Monday, April 11, 2011
Disparities: Illness More Prevalent Among Older Gay Adults
By RONI CARYN RABIN Published: April 1, 2011
Older lesbian, gay and bisexual adults in
are more likely to suffer from chronic physical and mental health problems than their heterosexual counterparts, a new analysis has found. They also are less likely to have live-in partners or adult children who can help care for them. California
Related :U.S. Panel Suggests Research Into Causes and Prevalence of Health Issues Facing Gays (April 1, 2011)
The research brief was based on data from the California Health Interview Survey gathered in 2003, 2005 and 2007 by the Center for Health Policy Research at the University of California, Los Angeles.
Older gay and bisexual men — ages 50 to 70 — reported higher rates of high blood pressure, diabetes and physical disability than similar heterosexual men. Older gay and bisexual men also were 45 percent more likely to report psychological distress and 50 percent more likely to rate their health as fair or poor. In addition, one in five gay men in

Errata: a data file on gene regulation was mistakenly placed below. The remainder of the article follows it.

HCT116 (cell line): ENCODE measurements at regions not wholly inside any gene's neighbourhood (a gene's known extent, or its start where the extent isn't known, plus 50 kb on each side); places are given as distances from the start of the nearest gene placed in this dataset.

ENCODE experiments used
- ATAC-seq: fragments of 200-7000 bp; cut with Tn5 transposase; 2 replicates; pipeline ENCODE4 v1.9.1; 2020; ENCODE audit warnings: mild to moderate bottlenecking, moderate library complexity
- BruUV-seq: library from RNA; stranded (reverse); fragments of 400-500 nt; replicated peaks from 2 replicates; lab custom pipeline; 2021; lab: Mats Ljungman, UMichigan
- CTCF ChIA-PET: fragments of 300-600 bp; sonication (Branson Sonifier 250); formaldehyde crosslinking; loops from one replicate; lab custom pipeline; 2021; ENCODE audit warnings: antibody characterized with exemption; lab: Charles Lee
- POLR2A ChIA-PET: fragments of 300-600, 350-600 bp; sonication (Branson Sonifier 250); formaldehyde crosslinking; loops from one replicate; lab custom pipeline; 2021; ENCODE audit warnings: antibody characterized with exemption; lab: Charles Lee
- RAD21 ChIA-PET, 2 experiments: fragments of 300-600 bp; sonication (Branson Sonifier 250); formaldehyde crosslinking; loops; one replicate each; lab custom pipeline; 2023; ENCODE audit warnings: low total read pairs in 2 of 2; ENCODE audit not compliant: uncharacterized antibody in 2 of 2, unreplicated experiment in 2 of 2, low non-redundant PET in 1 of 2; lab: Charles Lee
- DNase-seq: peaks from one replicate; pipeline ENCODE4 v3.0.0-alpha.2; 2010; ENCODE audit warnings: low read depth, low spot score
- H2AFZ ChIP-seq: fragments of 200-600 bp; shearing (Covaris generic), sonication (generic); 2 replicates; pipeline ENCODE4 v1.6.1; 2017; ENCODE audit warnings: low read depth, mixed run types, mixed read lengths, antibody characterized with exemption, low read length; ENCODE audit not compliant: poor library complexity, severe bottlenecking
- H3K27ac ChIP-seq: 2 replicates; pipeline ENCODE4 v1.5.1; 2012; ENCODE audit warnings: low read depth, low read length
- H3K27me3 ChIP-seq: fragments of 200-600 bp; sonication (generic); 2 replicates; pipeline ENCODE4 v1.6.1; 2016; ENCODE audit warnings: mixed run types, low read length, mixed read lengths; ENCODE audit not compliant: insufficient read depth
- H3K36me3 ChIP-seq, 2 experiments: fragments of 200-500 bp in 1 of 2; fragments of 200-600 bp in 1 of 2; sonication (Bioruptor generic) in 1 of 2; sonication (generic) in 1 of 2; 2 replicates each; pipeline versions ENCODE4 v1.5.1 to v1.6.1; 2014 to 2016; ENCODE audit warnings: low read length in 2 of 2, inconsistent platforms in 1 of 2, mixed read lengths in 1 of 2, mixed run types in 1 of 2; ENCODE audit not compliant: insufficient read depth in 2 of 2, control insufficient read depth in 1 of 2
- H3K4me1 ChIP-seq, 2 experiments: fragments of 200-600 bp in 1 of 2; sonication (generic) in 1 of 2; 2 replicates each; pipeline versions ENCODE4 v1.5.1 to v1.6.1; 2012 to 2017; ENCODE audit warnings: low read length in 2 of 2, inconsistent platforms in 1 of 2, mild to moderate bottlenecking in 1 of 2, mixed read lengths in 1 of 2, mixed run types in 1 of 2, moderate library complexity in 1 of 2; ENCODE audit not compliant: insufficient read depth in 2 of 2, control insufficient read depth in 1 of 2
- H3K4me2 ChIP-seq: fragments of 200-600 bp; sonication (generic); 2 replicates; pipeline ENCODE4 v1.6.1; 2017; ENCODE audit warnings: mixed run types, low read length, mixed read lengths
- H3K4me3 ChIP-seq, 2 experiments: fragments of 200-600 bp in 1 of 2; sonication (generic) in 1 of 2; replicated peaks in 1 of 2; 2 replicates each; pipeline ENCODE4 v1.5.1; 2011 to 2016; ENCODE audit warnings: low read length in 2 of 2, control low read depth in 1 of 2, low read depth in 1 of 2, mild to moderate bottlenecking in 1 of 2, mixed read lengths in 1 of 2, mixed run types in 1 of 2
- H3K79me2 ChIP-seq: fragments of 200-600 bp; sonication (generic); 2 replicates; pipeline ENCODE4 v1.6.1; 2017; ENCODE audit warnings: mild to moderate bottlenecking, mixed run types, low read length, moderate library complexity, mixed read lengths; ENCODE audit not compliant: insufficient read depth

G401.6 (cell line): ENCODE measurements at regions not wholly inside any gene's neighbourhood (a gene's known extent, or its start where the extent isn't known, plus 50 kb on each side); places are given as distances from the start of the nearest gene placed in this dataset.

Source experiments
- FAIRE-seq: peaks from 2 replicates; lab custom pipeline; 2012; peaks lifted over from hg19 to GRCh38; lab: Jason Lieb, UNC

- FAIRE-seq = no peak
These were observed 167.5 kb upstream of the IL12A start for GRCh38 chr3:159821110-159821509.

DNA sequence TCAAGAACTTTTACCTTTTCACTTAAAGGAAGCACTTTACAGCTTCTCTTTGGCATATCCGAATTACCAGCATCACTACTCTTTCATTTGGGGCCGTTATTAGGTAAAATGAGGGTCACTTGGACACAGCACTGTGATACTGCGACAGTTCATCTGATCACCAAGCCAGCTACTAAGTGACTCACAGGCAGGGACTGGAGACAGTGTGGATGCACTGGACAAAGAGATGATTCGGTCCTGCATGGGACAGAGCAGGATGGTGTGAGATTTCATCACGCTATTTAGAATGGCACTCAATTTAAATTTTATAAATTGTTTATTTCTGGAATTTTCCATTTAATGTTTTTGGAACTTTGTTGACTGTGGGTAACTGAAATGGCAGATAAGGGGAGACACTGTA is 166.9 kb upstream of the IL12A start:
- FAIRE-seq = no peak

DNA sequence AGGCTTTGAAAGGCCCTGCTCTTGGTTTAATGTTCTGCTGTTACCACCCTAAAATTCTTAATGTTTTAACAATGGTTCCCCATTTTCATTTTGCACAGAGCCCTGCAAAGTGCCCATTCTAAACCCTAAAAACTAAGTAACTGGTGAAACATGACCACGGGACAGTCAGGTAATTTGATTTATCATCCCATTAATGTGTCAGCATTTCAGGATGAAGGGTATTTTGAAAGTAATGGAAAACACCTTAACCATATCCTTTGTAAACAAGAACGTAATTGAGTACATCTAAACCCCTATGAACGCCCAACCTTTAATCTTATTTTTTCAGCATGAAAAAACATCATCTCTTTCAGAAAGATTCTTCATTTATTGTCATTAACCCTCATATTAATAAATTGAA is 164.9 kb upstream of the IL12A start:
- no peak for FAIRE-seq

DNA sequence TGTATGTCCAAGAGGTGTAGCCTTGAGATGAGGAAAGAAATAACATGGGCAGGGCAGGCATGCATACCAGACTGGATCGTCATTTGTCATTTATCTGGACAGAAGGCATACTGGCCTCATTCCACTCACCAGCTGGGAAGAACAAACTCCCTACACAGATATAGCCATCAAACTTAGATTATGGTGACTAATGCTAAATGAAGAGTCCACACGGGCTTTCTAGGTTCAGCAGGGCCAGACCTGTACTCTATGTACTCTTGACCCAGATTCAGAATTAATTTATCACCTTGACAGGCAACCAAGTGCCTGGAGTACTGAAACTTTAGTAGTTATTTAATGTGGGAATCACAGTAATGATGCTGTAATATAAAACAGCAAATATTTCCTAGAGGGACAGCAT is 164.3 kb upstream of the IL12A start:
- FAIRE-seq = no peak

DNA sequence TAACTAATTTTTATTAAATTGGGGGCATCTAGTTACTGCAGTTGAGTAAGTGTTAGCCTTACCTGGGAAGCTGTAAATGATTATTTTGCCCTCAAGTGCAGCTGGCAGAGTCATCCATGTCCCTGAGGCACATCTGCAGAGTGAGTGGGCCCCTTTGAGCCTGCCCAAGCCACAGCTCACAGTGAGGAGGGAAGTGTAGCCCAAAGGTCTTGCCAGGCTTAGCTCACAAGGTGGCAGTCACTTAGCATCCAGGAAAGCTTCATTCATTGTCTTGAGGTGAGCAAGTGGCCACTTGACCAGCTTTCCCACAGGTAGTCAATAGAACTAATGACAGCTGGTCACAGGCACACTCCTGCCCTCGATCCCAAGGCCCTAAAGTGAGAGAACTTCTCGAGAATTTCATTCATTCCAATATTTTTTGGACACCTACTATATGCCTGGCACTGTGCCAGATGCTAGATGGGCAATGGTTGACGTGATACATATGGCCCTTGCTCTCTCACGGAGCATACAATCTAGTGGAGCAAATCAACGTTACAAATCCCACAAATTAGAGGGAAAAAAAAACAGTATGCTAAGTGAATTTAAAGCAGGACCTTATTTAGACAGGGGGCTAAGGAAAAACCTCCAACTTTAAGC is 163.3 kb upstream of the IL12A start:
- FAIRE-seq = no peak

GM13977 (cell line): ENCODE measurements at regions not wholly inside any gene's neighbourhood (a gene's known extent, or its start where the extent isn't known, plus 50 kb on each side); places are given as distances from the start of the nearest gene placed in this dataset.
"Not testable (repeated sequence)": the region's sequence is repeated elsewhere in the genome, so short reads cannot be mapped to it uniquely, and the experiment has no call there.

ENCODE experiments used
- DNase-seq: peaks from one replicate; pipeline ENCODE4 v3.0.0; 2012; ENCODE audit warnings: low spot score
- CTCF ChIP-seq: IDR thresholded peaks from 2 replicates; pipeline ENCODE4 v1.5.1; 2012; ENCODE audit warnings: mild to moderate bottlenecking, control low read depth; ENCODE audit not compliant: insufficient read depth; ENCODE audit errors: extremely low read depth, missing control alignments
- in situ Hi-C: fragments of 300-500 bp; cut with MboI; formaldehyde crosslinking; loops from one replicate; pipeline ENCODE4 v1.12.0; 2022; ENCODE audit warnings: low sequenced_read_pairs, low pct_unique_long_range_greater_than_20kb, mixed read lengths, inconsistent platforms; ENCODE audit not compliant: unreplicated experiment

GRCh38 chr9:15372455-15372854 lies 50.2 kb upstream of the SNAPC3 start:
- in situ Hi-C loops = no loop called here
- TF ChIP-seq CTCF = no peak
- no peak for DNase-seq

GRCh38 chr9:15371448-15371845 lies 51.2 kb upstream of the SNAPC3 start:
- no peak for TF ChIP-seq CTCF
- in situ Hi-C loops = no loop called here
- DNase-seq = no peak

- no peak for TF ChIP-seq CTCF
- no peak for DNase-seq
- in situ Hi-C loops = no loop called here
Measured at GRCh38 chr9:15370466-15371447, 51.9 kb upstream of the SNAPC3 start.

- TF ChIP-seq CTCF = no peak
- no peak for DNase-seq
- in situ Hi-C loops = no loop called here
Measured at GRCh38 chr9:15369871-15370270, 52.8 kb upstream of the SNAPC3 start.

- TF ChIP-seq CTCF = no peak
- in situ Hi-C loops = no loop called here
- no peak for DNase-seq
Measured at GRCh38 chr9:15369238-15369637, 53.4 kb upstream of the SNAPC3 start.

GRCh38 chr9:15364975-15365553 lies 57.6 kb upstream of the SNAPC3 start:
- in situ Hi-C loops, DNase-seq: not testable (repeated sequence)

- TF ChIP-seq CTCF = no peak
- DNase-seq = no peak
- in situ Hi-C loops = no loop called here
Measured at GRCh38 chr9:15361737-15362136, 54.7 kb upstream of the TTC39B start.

was living with H.I.V. infection, the researchers found. Yet half of older gay and bisexual men lived alone, compared with 13.4 percent of older heterosexual men. California
Older lesbian and bisexual women experienced similar rates of diabetes and hypertension compared with straight women of their age, but reported significantly more physical disabilities and psychological distress and were 26 percent more likely to say their health was fair or poor.
More than one in four lived alone, compared with only one in five heterosexual women.
Steven P. Wallace, associate director of the U.C.L.A.
Center for Health Policy Research and lead author of the brief, said it was important to raise awareness of these disparities. “The gay culture tends to be youth-driven, and the aging community network doesn’t usually think about gay and lesbian elders,” he said.
A version of this article appeared in print on April 5, 2011, on page D7 of the
edition. New York